Feeling like a naughty child Mr (and Mrs) Dougie hit the A66 westbound to Kirkby Stephen for the Nine Standards Fell Race. I’ve never fancied the ‘long queues’ of Captain Cooks, and Hillforts and Headaches is just a bit too brutal and too short. Besides, I’ve always been a sucker for races with enchanting names and enticing waypoints.
Arriving at Kirkby Stephen I certainly knew I’d crossed the mountains into another valley. Everyone seemed to know everyone else, where to be and where to go except me. I finally found registration in the social club next to the bank and was slightly alarmed to see sinewy athletes earnestly copying route features onto colour-me-in blank maps. Surely we just, you know, went out, up towards them nine pointy things, and came back down again? Was I missing something? Then there was the large sign saying that kit checks would be made at the Start. I was now felling quite uneasy; my kit contained, well, whatever it contained the last time I did a fell race. That could be anything. I’ve not looked in a while …
At the Start I was comforted to see Denise Tunstall from DFR. Finally a familiar face. She’s an old hand at this race and gave me some top tips. I was delighted to see that as 95 runners lined up to start, there was one slightly mystified but curious old wifie who was out for her paper had paused to watch what was going on. That was the crowd. This was a proper fell race.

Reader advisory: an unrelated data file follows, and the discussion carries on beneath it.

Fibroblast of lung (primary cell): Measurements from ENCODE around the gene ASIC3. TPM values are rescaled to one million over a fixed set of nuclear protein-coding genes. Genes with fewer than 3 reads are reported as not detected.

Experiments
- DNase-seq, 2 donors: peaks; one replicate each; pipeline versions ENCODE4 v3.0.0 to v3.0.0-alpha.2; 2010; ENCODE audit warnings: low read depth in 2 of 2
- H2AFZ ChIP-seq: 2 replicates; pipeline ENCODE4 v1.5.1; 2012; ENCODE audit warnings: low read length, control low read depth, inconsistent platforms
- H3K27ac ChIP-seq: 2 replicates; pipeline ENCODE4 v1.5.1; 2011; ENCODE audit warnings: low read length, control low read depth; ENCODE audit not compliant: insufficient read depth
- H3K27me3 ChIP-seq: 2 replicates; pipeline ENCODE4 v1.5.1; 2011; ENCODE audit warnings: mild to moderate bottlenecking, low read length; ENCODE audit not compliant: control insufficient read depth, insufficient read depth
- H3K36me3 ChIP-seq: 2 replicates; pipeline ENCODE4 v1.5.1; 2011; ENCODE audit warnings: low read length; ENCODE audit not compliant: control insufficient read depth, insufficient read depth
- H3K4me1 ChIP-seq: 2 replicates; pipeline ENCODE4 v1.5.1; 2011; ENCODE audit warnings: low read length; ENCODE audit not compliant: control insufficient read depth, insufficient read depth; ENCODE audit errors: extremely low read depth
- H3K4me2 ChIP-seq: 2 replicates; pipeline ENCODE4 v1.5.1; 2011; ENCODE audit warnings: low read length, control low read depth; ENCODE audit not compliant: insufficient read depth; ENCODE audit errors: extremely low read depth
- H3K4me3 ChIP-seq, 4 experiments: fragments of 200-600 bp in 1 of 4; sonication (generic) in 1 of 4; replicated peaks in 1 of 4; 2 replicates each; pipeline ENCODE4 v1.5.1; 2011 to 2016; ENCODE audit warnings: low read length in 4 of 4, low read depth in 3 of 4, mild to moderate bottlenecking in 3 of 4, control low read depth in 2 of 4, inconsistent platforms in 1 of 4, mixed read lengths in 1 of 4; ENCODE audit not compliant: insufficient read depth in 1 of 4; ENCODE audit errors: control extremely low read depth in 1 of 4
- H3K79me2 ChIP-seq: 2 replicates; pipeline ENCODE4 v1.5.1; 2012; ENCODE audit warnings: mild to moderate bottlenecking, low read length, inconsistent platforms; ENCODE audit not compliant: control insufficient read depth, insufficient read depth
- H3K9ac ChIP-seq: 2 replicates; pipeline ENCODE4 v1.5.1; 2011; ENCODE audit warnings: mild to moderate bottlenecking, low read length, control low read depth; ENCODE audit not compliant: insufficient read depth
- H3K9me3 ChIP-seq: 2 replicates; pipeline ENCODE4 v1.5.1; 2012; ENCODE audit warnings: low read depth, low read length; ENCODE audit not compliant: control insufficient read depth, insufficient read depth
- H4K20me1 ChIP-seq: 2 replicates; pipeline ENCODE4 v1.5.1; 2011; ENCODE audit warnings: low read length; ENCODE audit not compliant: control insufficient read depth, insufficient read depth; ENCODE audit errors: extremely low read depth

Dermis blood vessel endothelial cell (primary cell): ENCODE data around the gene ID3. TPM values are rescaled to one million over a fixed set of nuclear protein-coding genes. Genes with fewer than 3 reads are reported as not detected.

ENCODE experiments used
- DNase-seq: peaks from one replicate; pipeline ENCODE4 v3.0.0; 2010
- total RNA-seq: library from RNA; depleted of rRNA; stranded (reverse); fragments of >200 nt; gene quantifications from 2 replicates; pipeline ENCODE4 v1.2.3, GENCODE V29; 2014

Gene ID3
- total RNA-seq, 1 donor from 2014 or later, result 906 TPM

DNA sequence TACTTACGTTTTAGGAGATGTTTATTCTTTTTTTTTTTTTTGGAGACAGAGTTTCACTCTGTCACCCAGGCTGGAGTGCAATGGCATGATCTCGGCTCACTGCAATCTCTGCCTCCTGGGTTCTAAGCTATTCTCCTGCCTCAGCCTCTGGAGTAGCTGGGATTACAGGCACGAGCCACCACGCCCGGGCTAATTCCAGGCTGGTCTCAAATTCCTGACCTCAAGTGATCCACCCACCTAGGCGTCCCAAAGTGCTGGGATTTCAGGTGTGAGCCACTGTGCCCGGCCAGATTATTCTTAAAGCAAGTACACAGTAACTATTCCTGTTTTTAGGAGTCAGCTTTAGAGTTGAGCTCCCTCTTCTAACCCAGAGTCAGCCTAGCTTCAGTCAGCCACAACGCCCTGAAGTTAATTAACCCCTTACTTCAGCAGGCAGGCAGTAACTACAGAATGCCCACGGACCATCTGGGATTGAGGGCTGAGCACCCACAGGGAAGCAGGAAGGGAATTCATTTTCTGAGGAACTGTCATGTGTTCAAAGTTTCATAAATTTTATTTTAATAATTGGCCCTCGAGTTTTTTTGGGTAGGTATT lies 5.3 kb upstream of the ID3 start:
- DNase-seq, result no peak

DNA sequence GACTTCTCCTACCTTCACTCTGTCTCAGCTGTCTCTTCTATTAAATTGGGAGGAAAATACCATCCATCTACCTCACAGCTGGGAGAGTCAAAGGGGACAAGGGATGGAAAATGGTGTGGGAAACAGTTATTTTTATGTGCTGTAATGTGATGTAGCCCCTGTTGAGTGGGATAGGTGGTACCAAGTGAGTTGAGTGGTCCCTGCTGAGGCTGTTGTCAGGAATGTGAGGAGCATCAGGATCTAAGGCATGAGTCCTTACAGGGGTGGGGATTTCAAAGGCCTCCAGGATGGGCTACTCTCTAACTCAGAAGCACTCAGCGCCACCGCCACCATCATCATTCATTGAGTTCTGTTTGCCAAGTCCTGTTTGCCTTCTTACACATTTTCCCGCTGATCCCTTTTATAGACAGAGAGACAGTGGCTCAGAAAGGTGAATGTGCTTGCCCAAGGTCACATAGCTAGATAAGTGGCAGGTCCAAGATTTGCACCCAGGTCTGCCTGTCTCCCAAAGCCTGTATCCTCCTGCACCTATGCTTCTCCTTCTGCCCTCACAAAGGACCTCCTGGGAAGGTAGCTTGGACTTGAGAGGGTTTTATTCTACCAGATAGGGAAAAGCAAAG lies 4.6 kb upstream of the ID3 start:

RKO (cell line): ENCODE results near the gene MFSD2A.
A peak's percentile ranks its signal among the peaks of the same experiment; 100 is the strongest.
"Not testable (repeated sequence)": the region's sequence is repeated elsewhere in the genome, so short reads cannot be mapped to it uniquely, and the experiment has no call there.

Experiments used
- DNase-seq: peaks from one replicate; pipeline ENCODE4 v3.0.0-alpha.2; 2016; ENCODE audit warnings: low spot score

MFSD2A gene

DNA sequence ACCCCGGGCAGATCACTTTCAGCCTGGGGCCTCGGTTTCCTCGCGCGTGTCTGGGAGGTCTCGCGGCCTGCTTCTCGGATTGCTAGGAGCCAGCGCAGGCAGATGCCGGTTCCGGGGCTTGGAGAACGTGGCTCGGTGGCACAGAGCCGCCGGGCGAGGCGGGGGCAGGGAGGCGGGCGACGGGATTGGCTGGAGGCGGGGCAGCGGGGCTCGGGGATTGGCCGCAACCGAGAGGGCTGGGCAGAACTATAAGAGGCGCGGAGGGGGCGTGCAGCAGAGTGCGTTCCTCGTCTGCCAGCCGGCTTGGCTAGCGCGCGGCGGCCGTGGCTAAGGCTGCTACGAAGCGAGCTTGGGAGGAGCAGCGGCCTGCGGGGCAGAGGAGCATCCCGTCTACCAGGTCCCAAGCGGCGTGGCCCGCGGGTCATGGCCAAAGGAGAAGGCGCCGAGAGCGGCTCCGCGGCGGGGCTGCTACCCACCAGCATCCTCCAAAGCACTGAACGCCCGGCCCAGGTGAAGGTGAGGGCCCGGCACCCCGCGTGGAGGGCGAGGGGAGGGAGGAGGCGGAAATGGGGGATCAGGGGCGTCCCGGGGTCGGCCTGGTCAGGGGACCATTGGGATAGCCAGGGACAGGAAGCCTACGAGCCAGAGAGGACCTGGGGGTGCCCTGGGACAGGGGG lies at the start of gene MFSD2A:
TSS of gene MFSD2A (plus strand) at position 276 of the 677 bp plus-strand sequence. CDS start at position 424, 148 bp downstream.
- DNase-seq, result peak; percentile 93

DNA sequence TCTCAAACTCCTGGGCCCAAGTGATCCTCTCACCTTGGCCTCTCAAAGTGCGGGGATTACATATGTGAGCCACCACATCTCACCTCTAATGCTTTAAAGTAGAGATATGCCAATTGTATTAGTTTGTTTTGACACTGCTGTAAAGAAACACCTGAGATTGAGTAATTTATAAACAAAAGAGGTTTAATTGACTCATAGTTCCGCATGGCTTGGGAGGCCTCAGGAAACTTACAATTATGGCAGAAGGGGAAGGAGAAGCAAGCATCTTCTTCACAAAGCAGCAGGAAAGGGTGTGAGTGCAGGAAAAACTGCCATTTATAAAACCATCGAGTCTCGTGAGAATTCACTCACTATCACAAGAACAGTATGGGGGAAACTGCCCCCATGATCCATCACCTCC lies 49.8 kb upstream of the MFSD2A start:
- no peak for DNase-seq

A mile into the race, climbing hard and about a dozen places from the back I was where I expected to be. Easing of a little before a kissing gate I paused for a bit of a productive cough and was startled when it transformed into a spasm of pain that travelled right down my back and thankfully stopped before it got anywhere embarrassing. I stopped in my tracks, breathless and terrified. The marshalls were watching me closely as I leaned against the fence making shouty noises that even Alister Robson would have nodded at with approval. Things settled down and I pulled myself together and realised that I wasn’t about to die, but had just got unlucky with a cough and a sore back that had rather melodramatically decided to meet on a blind date. I told the marshalls I’d walk a little then see how I felt. By the this time I was about three minutes behind the back marker and was beginning to regret my disdain at paying so little regard to the course map.
I walk/jogged the next mile trying to decide whether I’d retired or not, and at the top of a brae I surveyed the scene ahead. I could see the nine-standards, and, oh joy, I could see the back marker. He was about 3 minutes ahead and wearing a bright yellow top with the words “Do you feel lucky, punk?” on the back. I was good to go. One of the great things about being at the back of the field is the only way is up. Quite literally in the case of Nine Standards.
If you’ve not done this race before it’s a good run. Probably far more tarmac than you’re expecting, but a nice distance; not too long, not too short. And there’s something rather special about running around the summit before a grand charge back home.
Watching the prize ceremony over a cup of soup and a pint of Guinness, there was laughter at the announcement that there’d been 95 finishers, with 94 runners counted around the Standards. The ladies team prize looked like it’d be unclaimed, but two teams of two ladies held up their hands, the prize going to Todmorden, because they’d travelled the furthest! Executive decision making at its best.
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